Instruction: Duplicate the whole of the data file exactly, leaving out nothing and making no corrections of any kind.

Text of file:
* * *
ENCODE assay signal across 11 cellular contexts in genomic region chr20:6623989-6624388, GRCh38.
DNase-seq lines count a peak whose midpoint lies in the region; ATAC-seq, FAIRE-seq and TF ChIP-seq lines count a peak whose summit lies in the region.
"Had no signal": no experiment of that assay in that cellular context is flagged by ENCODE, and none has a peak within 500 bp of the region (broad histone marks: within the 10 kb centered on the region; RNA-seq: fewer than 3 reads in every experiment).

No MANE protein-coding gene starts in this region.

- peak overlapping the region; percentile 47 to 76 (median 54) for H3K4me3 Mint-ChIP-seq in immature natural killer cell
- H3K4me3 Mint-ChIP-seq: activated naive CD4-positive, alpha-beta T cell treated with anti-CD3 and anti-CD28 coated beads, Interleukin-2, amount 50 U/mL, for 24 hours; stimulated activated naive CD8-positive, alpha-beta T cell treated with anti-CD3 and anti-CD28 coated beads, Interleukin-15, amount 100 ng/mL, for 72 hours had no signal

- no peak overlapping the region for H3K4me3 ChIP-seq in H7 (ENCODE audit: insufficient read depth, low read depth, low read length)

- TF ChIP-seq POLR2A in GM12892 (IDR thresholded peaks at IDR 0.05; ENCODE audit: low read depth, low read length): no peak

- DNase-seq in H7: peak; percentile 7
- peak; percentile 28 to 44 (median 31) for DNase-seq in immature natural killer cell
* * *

ENCODE assay signal across 11 cellular contexts in genomic region chr20:6623989-6624388, GRCh38.
DNase-seq lines count a peak whose midpoint lies in the region; ATAC-seq, FAIRE-seq and TF ChIP-seq lines count a peak whose summit lies in the region.
"Had no signal": no experiment of that assay in that cellular context is flagged by ENCODE, and none has a peak within 500 bp of the region (broad histone marks: within the 10 kb centered on the region; RNA-seq: fewer than 3 reads in every experiment).

No MANE protein-coding gene starts in this region.

- peak overlapping the region; percentile 47 to 76 (median 54) for H3K4me3 Mint-ChIP-seq in immature natural killer cell
- H3K4me3 Mint-ChIP-seq: activated naive CD4-positive, alpha-beta T cell treated with anti-CD3 and anti-CD28 coated beads, Interleukin-2, amount 50 U/mL, for 24 hours; stimulated activated naive CD8-positive, alpha-beta T cell treated with anti-CD3 and anti-CD28 coated beads, Interleukin-15, amount 100 ng/mL, for 72 hours had no signal

- no peak overlapping the region for H3K4me3 ChIP-seq in H7 (ENCODE audit: insufficient read depth, low read depth, low read length)

- TF ChIP-seq POLR2A in GM12892 (IDR thresholded peaks at IDR 0.05; ENCODE audit: low read depth, low read length): no peak

- DNase-seq in H7: peak; percentile 7
- peak; percentile 28 to 44 (median 31) for DNase-seq in immature natural killer cell